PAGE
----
Elon Musk has a penchant for the letter “X.” He calls his son with the singer Grimes, whose actual name is a collection of letters and symbols, “X.” He named the company he created to buy Twitter “X Holdings.” His rocket company is, naturally, SpaceX.
Now he also apparently intends to morph Twitter into an “everything app” he calls X.
For months, the Tesla and SpaceX CEO has expressed interest in creating his own version of China’s WeChat — a “super app” that does video chats, messaging, streaming and payments — for the rest of the world. At least, that is, once he’s done buying Twitter after months of legal infighting over the $44 billion purchase agreement he signed in April.
There are just a few obstacles. First is that a Musk-owned Twitter wouldn’t be the only global company in pursuit of this goal, and in fact would probably be playing catch-up with its rivals. Next is the question of whether anyone really wants a Twitter-based everything app— or any other super app — to begin with.
Start with the competition and consumer demand. Facebook parent Meta has spent years trying to make its flagship platform a destination for everything online, adding payments, games, shopping and even dating features to its social network. So far, it’s had little success; nearly all of its revenue still comes from advertising.
Google, Snap, TikTok, Uber and others have also tried to jump on the super app bandwagon, expanding their offerings in an effort to become indispensable to people as they go about their day. None have set the world on fire so far, not least because people already have a number of apps at their disposal to handle shopping, communicating and payments.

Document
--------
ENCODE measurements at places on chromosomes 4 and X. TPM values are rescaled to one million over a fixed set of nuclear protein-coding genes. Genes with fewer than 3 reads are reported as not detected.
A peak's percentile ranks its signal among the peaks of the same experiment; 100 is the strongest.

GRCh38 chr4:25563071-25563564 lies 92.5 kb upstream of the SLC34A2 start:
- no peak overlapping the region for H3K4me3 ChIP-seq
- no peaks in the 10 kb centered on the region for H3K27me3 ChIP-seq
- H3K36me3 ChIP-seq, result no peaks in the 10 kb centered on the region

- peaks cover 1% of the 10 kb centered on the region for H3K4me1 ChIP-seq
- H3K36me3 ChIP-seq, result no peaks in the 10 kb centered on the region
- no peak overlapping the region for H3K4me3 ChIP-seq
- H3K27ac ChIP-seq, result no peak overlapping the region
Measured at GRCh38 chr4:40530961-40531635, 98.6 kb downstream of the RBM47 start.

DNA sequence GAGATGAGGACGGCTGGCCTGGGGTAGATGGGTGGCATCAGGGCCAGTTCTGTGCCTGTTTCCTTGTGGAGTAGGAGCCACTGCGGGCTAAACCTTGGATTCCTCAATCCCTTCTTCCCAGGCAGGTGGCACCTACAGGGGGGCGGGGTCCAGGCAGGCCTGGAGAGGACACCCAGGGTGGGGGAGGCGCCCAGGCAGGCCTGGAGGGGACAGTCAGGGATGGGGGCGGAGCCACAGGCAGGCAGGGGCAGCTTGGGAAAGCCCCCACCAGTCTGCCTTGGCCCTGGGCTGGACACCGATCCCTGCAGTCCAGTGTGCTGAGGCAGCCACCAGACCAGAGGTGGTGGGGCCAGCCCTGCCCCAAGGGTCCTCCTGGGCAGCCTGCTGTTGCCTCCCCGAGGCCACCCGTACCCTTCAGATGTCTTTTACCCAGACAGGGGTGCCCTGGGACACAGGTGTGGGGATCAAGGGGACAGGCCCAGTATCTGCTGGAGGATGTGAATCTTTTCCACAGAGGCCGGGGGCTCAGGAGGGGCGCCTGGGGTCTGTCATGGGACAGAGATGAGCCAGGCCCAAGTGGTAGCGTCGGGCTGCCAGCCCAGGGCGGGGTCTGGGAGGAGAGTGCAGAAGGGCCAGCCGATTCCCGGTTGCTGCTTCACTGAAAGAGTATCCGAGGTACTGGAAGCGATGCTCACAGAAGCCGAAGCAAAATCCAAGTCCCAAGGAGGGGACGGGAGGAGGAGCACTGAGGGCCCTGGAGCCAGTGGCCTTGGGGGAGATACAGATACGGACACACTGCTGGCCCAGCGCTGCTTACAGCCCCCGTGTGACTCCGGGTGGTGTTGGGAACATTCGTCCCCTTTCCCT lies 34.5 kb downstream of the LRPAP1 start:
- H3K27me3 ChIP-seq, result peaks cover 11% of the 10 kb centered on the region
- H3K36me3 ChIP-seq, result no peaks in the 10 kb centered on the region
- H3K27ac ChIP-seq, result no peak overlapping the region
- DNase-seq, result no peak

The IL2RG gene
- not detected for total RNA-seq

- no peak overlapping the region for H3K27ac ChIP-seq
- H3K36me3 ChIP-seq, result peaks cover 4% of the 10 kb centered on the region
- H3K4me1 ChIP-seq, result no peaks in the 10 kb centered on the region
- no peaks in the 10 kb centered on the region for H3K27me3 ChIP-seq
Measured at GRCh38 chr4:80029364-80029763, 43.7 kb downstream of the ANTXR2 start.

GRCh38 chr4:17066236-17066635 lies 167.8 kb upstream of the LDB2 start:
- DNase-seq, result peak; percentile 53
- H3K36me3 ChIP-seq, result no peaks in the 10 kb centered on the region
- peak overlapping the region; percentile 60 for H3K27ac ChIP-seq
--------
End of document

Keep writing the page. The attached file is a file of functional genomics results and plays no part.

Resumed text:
“Old habits are hard to break, and people in the U.S. are used to using different apps for different activities,” said Jasmine Enberg, principal analyst at Insider Intelligence. Enberg also notes that super apps would likely suck up more personal data at a time when trust in social platforms has deteriorated significantly.
Musk kicked off the latest round of speculation on Oct. 4, the day he reversed his attempts to get out of the deal and announced that he wanted to acquire Twitter after all. “Buying Twitter is an accelerant to creating X, the everything app,” he tweeted without further explanation.
But he’s provided at least a little more detail in the past. During Tesla’s annual shareholder meeting in August, Musk told the crowd at a factory near Austin, Texas, that he thinks he’s “got a good sense of where to point the engineering team with Twitter to make it radically better.”
And he’s dropped some strong hints that handling payments for goods and services would be a key part of the app. Musk said he has a “grander vision” for what X.com, an online bank he started early in his career that eventually became part of PayPal, could have been.
“Obviously that could be started from scratch, but I think Twitter would help accelerate that by three to five years,” Musk said in August. “So it’s kind of something that I thought would be quite useful for a long time. I know what to do.”
But it’s not clear that WeChat’s success in China means the same idea would translate for a U.S. or global audience. WeChat usage is almost universal in China, where most people never had a computer at home and skipped straight to going online by mobile phone.